>   at android.view.ViewGroup.drawChild(ViewGroup.java:2929)
>   at android.view.ViewGroup.dispatchDraw(ViewGroup.java:2799)
>   at android.view.View.draw(View.java:13340)
>   at android.view.ViewGroup.drawChild(ViewGroup.java:2929)
>   at android.view.ViewGroup.dispatchDraw(ViewGroup.java:2799)
>   at android.view.View.draw(View.java:13461)
>   at android.widget.FrameLayout.draw(FrameLayout.java:467)
>   at com.android.internal.policy.impl.PhoneWindow$DecorView.draw(PhoneWindow.java:2183)
>   at android.view.ViewRootImpl.drawSoftware(ViewRootImpl.java:2258)
>   at android.view.ViewRootImpl.draw(ViewRootImpl.java:2153)
>   at android.view.ViewRootImpl.performDraw(ViewRootImpl.java:2021)
>   at android.view.ViewRootImpl.performTraversals(ViewRootImpl.java:1832)
>   at android.view.ViewRootImpl.doTraversal(ViewRootImpl.java:1000)
>   at android.view.ViewRootImpl$TraversalRunnable.run(ViewRootImpl.java:4214)
>   at android.view.Choreographer$CallbackRecord.run(Choreographer.java:725)
>   at android.view.Choreographer.doCallbacks(Choreographer.java:555)
>   at android.view.Choreographer.doFrame(Choreographer.java:525)
>   at android.view.Choreographer$FrameDisplayEventReceiver.run(Choreographer.java:711)
>   at android.os.Handler.handleCallback(Handler.java:615)
>   at android.os.Handler.dispatchMessage(Handler.java:92)
>   at android.os.Looper.loop(Looper.java:137)
>   at android.app.ActivityThread.main(ActivityThread.java:4745)
>   at java.lang.reflect.Method.invokeNative(Native Method)
>   at java.lang.reflect.Method.invoke(Method.java:511)
>   at com.android.internal.os.ZygoteInit$MethodAndArgsCaller.run(ZygoteInit.java:786)
>   at com.android.internal.os.ZygoteInit.main(ZygoteInit.java:553)
>   at dalvik.system.NativeStart.main(Native Method)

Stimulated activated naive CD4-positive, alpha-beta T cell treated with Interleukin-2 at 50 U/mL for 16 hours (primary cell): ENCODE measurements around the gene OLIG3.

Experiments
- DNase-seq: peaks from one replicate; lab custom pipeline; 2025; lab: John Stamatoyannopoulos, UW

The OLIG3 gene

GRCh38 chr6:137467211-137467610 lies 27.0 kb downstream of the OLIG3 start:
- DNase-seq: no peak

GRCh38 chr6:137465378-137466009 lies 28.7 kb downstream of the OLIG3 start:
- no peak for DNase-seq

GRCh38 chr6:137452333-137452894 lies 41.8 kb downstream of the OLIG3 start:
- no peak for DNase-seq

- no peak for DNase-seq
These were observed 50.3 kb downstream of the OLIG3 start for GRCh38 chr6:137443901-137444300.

What I don't see is the classic "infinite recursion" case, in which the same method name is repeated over and over and over and...

What I do see is that the managed stack trace barely exists; it's just a "normal" Java->managed stack transition.

The Java stack trace is more interesting, but of particular note are all the "draw" methods, eventually rooted in Looper.loop(), which loops for the lifetime of the process.

In short, this looks By Design, particularly with things like:

http://developer.android.com/training/custom-views/optimizing-view.html
> To avoid a UI that feels sluggish or stutters during playback, you must 
> ensure that your animations consistently run at 60 frames per second.

"60 frames per second" implies to me that the entire View hierarchy will be drawn 60 times per second, meaning you should expect your MyText.Enabled property to be invoked...60 times per second. It isn't in this case (probably because of logging overhead); it's instead being invoked 4 times/second.
Comment 2 Scott 2012-10-22 17:04:39 UTC
When I run the example app, I see lots of write statements in my output window:

...
in MyText.Enabled: 3
in MyText.Enabled: 4
in MyText.Enabled: 5
in MyText.Enabled: 6
in MyText.Enabled: 7
in MyText.Enabled: 8
in MyText.Enabled: 9
in MyText.Enabled: 10
in MyText.Enabled: 11
in MyText.Enabled: 12
in MyText.Enabled: 13
in MyText.Enabled: 14
...

And it keeps going and going.  This indicates the MyText.Enabled is called continuously - right?
Comment 3 Jonathan Pryor 2012-10-22 17:22:12 UTC
Yes, that means it's being called continuously. That does NOT mean that it's stuck in an infinite recursive loop from which StackOverflowException and/or a process abort can be expected. As per the analysis in Comment #1, it just means that Android is constantly calling you, just in case you change your mind (so that the UI can update accordingly).
Comment 4 Scott 2012-10-24 11:24:32 UTC
I see.  Sorry about that.  I didn't realize that Android worked this way.
You can probably close this ticket.